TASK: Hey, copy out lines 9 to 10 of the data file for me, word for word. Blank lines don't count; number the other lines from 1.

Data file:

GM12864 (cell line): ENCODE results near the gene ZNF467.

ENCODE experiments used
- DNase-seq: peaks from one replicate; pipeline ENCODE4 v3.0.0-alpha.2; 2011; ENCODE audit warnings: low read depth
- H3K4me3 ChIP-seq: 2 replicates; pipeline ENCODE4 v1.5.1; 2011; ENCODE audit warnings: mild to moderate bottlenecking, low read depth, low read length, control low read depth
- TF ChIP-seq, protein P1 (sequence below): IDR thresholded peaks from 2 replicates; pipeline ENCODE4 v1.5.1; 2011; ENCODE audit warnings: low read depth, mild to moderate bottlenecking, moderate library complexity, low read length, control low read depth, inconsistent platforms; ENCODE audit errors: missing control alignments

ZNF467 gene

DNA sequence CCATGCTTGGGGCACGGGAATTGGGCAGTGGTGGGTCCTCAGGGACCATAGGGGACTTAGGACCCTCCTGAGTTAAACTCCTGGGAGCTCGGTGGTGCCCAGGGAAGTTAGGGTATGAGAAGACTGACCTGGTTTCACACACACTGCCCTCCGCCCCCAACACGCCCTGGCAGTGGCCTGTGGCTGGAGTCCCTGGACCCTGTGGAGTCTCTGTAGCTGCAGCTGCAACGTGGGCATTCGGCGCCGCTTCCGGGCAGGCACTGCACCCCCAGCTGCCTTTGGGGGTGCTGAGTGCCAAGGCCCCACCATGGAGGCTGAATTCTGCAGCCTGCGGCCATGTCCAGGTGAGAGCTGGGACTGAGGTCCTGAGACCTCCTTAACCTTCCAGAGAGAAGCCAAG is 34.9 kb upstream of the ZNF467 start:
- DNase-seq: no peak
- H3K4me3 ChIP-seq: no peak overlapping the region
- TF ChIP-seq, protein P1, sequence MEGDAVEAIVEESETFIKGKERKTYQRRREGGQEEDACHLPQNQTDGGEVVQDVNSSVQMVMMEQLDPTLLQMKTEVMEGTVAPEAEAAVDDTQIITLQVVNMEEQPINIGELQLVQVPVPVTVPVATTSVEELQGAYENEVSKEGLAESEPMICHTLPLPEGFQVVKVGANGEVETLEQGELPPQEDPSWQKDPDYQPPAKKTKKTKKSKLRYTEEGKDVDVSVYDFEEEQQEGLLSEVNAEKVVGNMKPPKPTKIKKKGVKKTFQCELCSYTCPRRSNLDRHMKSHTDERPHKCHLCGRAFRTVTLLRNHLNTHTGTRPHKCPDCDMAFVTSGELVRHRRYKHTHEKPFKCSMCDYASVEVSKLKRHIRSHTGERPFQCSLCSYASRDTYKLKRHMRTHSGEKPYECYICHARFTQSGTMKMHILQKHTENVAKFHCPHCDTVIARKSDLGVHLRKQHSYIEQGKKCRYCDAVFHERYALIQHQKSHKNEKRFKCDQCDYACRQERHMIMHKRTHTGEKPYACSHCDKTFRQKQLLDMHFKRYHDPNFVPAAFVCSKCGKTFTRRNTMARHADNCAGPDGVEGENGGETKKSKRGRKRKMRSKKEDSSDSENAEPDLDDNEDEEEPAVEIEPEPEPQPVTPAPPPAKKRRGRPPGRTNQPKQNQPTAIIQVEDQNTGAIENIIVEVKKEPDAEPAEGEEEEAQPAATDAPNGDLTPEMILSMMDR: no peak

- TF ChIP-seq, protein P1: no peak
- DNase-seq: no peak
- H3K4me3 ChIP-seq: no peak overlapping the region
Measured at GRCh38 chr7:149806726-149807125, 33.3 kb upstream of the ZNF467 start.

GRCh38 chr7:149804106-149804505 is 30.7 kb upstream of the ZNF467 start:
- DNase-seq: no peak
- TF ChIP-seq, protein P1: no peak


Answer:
- H3K4me3 ChIP-seq: no peak overlapping the region
- TF ChIP-seq, protein P1, sequence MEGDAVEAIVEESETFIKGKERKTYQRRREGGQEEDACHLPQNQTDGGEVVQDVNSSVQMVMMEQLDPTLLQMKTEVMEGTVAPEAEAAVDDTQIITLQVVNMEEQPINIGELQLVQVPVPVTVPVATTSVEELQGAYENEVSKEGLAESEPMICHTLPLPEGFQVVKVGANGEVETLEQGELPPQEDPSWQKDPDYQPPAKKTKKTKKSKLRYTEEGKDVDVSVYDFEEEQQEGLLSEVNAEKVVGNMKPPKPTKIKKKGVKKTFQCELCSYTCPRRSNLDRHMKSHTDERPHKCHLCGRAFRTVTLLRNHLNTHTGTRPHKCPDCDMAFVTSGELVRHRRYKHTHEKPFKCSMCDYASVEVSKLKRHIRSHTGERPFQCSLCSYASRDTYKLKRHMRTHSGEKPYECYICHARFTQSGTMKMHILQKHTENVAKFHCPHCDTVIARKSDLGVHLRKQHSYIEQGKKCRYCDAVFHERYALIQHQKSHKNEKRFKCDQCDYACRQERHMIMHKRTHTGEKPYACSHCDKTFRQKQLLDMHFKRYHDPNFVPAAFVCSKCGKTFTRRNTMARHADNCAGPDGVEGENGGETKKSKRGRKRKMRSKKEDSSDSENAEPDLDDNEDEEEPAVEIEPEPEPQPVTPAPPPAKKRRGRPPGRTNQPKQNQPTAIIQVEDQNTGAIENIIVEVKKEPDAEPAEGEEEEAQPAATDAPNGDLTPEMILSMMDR: no peak